While the modern millennial way to celebrate St. Patrick's Day might revolve around green beer, the holiday actually has a rich history going back centuries. If you've ever found yourself wondering why Americans eat corned beef or discuss leprechauns every March 17, you might want to read up on the true meanings behind the traditions.
Everybody knows that if you don't wear green on St. Paddy's Day, you're going to get pinched. But the color is more connected to Ireland in general than St. Patrick, who was historically depicted as wearing blue robes. Green represents the verdant countryside in Ireland and is also on its national flag, according to Catholic Online. The pinching tradition dates back to the 1700s, when people believed that leprechauns couldn't see them — and tweak them — if they were wearing green.
Legend has it St. Patrick used a shamrock, a clover that has three leaves, to show the relationship in Christianity between the Father, the Son and the Holy Spirit. Whether this happened for real is unclear, but the tradition of wearing shamrocks on St. Paddy's Day persists, as does the transition of drowning your shamrock in whiskey at night, USA Today reported.
Parades are simply opportunities to recognize Irish Americans, history professor Timothy Meagher told USA Today. Some of the biggest St. Paddy's parades in the United States are located in New York, Chicago, Boston, Savannah, Georgia, and Kansas City, Missouri. They're "a statement of showing our colors, showing our numbers, showing that we are powerful and important," Meagher added.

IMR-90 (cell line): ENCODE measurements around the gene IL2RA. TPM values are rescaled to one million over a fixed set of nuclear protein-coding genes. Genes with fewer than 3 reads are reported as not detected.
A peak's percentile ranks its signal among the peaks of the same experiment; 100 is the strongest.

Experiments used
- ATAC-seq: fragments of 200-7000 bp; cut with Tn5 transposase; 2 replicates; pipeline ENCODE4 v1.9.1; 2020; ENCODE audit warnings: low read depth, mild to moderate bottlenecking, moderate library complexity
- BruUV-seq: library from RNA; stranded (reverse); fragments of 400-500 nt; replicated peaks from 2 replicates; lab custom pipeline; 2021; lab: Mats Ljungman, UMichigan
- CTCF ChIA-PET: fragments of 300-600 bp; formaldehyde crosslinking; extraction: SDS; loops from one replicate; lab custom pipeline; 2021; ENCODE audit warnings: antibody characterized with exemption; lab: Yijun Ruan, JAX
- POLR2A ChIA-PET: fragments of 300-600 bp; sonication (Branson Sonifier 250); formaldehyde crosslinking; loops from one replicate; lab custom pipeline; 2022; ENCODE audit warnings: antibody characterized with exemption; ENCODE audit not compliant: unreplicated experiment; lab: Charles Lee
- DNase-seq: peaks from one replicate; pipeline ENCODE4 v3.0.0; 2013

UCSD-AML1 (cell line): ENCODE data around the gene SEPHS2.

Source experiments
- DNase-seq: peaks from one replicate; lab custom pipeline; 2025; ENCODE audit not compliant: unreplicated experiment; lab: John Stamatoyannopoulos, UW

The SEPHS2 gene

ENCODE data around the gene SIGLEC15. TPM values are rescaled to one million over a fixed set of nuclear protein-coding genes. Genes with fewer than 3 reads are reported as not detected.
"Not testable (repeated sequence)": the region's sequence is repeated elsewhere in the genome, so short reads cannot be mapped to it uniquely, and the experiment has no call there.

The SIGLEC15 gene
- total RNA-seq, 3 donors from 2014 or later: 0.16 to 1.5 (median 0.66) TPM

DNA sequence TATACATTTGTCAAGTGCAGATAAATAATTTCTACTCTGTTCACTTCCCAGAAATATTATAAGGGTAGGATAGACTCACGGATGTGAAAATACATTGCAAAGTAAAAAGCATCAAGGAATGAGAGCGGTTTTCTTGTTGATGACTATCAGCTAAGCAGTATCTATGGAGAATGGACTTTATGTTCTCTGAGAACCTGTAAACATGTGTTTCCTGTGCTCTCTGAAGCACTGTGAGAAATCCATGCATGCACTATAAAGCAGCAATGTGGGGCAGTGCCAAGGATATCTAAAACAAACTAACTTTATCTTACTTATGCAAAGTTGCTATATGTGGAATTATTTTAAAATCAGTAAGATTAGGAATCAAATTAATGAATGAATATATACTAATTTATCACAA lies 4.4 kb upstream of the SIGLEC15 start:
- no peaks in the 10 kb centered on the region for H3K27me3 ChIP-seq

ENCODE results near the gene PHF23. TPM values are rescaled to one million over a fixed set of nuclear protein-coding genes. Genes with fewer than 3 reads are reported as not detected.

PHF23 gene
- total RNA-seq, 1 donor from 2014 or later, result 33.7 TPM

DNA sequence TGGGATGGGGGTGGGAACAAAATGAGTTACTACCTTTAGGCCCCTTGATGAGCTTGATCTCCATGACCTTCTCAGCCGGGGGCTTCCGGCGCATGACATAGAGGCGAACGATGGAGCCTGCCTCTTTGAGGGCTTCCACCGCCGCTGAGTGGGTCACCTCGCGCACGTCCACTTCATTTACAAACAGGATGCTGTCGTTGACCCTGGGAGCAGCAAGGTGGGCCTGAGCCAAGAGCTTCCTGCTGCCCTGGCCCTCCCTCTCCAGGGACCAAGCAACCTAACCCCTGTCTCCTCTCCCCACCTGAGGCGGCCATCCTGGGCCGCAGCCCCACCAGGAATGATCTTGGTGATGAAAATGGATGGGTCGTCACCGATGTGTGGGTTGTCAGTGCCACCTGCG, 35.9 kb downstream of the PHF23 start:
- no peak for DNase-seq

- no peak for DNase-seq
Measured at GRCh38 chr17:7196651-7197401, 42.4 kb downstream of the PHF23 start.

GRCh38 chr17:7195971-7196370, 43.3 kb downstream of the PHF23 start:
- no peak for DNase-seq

The typical St. Patrick's Day meal of corned beef and cabbage is actually an evolution of another tradition. Originally, Irish families ate ham or bacon and potatoes, all of which were plentiful on the Emerald Isle. But when immigrants came to the U.S., corned beef and cabbage were found to be much cheaper replacements, according to IrishCentral. Plus, as the History Channel noted, it's "easy to cook and hard to overcook."
Leprechauns, often grumpy or mischievous shoemakers, became associated with St. Patrick's Day simply because they were associated with Ireland. TheFW reported the fairy creatures appeared in the 1831 book "Legends and Stories of Ireland." If you catch one, you may receive good luck — but only if you keep close watch on the wily little man. Mental Floss reported they're quick to disappear.
The "Kiss me, I'm Irish" quip can be traced back to the Blarney Stone, a block of limestone at the Blarney Castle in Ireland. Legend has it that kissing the stone gives the kisser eloquence. Nowadays, "if you can’t make it to Ireland to kiss the actual stone, convention says the next-best option is to kiss an Irishman," glo.com wrote.
And finally, one thing that's definitely not an Irish tradition: green beer. While drinking alcohol is a popular way to celebrate St. Patrick's Day, "if you dyed beer green in Ireland, they’d punch you," Irishman Martin Fogarty told BustedHalo a couple of years ago. Maybe opt for Guinness instead.